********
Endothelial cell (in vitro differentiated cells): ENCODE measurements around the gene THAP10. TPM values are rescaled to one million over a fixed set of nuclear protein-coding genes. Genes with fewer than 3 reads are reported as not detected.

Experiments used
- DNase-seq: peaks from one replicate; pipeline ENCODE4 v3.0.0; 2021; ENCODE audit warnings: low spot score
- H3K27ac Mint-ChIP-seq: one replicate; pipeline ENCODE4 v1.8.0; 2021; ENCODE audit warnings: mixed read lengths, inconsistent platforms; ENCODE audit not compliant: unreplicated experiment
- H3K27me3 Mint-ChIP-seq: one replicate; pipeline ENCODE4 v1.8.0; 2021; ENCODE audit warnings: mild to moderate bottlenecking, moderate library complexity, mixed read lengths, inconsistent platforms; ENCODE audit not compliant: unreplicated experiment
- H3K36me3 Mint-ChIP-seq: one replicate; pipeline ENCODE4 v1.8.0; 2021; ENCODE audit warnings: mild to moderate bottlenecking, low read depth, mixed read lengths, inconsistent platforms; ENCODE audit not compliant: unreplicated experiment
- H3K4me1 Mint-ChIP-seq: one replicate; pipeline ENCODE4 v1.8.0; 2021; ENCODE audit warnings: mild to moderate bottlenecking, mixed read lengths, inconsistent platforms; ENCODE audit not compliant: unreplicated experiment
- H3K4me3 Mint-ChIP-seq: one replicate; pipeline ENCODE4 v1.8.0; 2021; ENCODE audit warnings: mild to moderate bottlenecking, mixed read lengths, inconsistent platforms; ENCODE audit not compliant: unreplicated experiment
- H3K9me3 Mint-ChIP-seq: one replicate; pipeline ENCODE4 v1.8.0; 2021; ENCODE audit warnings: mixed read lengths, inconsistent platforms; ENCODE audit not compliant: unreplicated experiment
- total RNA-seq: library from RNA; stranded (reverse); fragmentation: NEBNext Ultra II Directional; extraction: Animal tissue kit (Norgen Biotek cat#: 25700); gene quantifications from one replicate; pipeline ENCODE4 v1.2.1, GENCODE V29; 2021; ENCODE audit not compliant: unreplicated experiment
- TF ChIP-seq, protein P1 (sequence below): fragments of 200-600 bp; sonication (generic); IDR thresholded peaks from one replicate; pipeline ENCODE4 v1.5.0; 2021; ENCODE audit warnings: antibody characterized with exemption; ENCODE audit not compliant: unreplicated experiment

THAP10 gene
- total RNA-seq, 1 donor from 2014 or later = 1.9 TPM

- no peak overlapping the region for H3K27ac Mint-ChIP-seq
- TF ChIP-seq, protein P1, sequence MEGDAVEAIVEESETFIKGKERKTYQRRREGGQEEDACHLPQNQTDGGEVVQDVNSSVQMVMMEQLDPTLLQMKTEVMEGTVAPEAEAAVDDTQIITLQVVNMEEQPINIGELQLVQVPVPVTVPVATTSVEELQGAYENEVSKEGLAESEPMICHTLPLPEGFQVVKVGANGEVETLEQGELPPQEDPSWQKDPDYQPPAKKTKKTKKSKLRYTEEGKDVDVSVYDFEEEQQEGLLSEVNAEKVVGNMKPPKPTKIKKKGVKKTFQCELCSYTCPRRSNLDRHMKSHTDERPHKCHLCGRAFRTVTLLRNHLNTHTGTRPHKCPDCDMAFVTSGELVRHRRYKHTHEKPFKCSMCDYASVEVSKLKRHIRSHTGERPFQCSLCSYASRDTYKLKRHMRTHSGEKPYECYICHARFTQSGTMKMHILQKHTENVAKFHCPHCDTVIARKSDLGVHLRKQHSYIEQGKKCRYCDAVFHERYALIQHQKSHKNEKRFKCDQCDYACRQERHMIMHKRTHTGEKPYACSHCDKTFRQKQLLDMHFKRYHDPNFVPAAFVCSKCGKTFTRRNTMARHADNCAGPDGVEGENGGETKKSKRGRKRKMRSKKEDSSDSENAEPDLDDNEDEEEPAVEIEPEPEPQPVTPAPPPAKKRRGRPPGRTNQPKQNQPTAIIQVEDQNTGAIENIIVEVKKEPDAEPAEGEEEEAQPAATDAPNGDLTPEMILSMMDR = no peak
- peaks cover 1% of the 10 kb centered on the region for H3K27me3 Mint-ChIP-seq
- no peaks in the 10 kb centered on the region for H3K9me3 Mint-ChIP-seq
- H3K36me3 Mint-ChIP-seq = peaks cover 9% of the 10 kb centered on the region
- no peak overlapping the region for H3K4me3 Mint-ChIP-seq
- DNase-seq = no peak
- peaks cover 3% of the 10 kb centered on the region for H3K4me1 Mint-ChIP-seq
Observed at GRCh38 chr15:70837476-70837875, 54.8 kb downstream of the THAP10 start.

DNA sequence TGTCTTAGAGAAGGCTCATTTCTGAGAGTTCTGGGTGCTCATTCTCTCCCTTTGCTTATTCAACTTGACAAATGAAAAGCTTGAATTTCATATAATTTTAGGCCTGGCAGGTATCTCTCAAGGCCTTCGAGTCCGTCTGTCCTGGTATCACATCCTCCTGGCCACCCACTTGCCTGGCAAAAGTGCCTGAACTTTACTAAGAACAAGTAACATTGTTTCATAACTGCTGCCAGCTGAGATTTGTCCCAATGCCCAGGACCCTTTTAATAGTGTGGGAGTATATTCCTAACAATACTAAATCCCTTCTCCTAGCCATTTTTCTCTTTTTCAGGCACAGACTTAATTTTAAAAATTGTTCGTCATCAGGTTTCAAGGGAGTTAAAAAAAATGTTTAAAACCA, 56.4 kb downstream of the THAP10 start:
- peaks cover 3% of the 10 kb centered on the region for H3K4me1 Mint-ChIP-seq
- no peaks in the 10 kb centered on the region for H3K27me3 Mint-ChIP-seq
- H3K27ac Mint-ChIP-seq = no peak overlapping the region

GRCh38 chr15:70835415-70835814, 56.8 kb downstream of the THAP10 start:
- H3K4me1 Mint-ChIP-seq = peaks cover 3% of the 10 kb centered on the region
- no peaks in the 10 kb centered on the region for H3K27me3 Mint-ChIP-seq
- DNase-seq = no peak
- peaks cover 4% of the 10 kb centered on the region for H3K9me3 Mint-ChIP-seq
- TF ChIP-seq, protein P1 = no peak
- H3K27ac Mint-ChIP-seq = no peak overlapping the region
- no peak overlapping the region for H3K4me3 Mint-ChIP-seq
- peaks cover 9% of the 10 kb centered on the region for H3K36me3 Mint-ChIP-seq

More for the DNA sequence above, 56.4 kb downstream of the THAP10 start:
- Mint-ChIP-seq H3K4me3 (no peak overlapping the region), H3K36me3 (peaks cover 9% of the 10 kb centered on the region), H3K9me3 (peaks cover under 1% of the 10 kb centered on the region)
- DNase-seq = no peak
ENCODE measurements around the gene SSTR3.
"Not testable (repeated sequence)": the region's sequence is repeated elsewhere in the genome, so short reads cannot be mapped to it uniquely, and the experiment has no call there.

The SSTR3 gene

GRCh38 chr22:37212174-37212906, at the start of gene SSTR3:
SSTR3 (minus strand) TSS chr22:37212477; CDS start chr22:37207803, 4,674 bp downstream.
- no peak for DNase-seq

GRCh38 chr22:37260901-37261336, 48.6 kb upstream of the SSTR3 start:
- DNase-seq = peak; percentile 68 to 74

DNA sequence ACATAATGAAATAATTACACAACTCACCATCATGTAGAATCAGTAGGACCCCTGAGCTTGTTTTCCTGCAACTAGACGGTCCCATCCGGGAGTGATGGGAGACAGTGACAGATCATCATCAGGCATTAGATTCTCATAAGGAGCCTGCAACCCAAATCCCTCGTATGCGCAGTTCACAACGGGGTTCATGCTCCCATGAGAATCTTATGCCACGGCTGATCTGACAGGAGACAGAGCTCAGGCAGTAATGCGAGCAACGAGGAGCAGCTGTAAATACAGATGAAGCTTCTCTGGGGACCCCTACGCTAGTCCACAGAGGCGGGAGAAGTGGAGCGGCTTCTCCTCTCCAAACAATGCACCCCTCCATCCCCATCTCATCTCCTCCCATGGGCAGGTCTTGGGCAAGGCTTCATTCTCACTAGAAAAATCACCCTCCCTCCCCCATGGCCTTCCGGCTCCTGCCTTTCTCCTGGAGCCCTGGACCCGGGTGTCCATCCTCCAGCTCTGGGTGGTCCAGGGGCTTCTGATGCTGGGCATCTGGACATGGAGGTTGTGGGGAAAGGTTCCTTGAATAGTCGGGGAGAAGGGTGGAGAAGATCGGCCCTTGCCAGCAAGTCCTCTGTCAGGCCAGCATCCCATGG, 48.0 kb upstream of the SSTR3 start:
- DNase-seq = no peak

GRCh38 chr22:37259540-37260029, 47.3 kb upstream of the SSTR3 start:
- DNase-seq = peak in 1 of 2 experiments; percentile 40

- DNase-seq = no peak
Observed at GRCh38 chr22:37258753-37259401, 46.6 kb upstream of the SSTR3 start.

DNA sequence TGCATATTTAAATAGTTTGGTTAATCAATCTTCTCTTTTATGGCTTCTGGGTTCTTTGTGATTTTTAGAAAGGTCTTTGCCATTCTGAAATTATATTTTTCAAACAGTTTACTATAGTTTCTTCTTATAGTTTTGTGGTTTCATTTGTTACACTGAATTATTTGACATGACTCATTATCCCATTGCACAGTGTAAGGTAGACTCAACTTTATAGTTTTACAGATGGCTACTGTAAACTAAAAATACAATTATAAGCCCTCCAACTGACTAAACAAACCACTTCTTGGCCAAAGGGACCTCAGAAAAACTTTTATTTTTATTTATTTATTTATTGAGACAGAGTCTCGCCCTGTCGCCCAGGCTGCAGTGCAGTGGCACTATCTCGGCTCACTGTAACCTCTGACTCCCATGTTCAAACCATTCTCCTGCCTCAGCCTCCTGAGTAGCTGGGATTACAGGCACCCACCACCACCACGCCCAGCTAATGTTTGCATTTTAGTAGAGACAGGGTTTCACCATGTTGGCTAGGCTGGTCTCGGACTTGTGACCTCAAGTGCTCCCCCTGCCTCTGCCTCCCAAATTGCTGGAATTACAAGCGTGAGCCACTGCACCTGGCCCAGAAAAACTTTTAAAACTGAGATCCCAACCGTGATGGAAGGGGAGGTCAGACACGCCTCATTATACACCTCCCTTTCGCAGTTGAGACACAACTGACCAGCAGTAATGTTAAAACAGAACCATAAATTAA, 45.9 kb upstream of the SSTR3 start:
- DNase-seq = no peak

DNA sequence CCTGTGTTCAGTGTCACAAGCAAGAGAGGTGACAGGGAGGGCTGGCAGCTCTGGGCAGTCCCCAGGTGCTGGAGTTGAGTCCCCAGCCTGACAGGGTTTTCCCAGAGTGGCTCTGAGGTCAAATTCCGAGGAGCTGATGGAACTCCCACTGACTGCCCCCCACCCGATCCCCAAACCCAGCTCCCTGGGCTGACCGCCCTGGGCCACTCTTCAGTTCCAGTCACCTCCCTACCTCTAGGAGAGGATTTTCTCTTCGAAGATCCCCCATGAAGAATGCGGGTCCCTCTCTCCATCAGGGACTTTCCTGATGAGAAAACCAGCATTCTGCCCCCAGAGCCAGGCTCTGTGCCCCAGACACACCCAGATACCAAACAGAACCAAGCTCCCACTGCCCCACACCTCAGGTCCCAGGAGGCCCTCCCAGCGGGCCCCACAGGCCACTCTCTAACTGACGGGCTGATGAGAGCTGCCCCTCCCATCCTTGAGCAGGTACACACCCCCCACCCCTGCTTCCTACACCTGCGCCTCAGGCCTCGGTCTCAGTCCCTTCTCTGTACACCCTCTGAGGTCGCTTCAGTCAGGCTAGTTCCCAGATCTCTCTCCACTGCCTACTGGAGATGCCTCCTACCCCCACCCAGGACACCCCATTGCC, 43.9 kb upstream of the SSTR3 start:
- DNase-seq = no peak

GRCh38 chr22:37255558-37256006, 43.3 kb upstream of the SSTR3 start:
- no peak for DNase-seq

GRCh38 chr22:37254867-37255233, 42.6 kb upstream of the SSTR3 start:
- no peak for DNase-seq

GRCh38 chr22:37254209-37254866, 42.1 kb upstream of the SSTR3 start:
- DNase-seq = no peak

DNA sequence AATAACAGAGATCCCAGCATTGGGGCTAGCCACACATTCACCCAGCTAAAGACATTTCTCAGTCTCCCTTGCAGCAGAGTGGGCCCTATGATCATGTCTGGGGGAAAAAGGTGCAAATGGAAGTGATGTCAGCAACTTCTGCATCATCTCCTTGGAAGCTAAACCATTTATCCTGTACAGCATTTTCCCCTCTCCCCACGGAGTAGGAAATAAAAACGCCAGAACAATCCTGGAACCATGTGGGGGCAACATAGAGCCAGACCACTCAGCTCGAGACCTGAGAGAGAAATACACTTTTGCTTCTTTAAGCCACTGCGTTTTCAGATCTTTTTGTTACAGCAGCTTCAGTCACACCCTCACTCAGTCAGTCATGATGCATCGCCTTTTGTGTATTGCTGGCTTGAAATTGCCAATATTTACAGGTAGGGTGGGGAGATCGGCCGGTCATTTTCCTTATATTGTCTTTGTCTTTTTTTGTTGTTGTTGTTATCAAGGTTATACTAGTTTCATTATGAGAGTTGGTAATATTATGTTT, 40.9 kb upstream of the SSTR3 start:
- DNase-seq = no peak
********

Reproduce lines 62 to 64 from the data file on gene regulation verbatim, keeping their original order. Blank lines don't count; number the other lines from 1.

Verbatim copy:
- DNase-seq = no peak

DNA sequence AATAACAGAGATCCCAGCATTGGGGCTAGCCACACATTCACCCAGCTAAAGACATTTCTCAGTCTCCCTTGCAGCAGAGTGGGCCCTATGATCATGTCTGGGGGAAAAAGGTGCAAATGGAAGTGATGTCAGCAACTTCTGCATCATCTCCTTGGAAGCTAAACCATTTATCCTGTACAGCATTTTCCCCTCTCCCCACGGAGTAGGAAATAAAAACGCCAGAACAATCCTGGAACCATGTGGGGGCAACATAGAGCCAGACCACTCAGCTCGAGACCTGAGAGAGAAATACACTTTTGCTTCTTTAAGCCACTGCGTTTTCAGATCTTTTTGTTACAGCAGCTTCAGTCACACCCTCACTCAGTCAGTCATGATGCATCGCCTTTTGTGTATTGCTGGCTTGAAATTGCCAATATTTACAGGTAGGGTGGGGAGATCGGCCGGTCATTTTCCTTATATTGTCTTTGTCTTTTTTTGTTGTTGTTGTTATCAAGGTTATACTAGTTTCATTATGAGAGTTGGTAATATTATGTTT, 40.9 kb upstream of the SSTR3 start:
- DNase-seq = no peak